Of the 239 chronic hepatitis C patients who met the eligibility criteria, 156 patients agreed to enroll in the study and to provide blood samples following antiviral treatment. Seventy-six and 80 patients had the HCV genotypes 1 and non-1, respectively. The baseline characteristics, including age, gender, body weight, white blood cell count, hemoglobin, platelet count, ALT level, cirrhosis, type of interferon, and treatment duration, were similar between the genotype 1 SVR and non-SVR groups. The initial HCV RNA level was higher among the non-SVR group than the SVR group. Among the genotype non-1 patients, the initial HCV RNA level and the proportion of peginterferon α-2b treatments were higher in the non-SVR group than in the SVR group (Table 1). A total of 27 patients were enrolled in the spontaneous HCV clearance cohort.

Genotype distribution according to IL28B SNP

In the treatment cohort, the majority of the patients exhibited favorable genotypes at each SNP. The frequencies of rs12979860 CC and CT were 90.4%, and 9.6%, respectively. The frequencies of rs12980275 AA and AG were 87.2% and 12.8%, respectively; the frequencies of rs8099917 TT and TG were 92.3% and 7.7%, respectively; and the frequencies of rs8103142 TT and CT were 90.4% and 9.6%, respectively. No patient was homogenous for the unfavorable genotype at each SNP (Table 2). Similarly, in the spontaneous clearance cohort, the majority had favorable genotypes at each SNP (Table 3).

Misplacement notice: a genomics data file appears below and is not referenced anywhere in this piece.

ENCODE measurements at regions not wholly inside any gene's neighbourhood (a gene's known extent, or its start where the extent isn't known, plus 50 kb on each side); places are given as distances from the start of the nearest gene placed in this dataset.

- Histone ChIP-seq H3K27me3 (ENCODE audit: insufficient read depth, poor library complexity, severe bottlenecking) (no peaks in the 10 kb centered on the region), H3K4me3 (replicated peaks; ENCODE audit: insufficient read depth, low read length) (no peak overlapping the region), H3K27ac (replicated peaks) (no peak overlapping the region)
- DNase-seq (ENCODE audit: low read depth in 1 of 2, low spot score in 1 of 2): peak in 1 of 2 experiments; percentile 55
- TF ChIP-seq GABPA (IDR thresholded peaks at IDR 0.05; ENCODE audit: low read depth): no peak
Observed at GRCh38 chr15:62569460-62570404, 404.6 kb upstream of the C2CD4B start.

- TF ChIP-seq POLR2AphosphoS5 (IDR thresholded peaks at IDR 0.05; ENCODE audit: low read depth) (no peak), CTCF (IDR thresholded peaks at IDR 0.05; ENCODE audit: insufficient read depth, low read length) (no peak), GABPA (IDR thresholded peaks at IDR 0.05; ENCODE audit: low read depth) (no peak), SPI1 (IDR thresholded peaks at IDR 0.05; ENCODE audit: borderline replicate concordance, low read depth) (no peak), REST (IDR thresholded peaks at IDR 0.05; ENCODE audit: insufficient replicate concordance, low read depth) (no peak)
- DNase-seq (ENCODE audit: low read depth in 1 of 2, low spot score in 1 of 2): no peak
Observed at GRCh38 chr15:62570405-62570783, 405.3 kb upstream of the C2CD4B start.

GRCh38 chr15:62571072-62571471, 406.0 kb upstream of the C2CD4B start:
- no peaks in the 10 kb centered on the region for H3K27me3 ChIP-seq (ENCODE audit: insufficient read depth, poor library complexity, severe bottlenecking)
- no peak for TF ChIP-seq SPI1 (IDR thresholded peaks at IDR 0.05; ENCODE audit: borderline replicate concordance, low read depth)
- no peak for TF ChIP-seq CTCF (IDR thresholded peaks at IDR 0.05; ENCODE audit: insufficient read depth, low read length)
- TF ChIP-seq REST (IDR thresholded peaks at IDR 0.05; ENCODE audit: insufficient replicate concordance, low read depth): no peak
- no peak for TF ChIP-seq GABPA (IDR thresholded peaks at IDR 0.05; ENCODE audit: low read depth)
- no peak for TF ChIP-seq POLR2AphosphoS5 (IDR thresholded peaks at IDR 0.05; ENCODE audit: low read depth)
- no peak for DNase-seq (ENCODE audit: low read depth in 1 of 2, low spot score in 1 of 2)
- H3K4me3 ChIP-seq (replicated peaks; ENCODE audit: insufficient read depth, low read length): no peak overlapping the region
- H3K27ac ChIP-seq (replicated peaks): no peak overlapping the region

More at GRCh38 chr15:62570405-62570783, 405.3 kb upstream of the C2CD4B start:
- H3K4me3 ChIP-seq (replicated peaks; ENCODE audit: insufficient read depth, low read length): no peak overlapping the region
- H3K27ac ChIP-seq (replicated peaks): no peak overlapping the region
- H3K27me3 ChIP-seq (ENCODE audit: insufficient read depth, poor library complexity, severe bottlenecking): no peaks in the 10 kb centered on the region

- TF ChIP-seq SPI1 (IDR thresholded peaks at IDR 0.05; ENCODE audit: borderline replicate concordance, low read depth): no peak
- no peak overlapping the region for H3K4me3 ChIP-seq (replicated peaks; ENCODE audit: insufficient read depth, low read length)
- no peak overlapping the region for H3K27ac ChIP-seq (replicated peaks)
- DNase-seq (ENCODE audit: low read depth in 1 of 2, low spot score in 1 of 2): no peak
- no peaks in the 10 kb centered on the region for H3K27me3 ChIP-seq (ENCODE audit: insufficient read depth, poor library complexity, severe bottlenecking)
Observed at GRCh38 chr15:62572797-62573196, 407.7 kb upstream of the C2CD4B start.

Association between IL28B genotype and SVR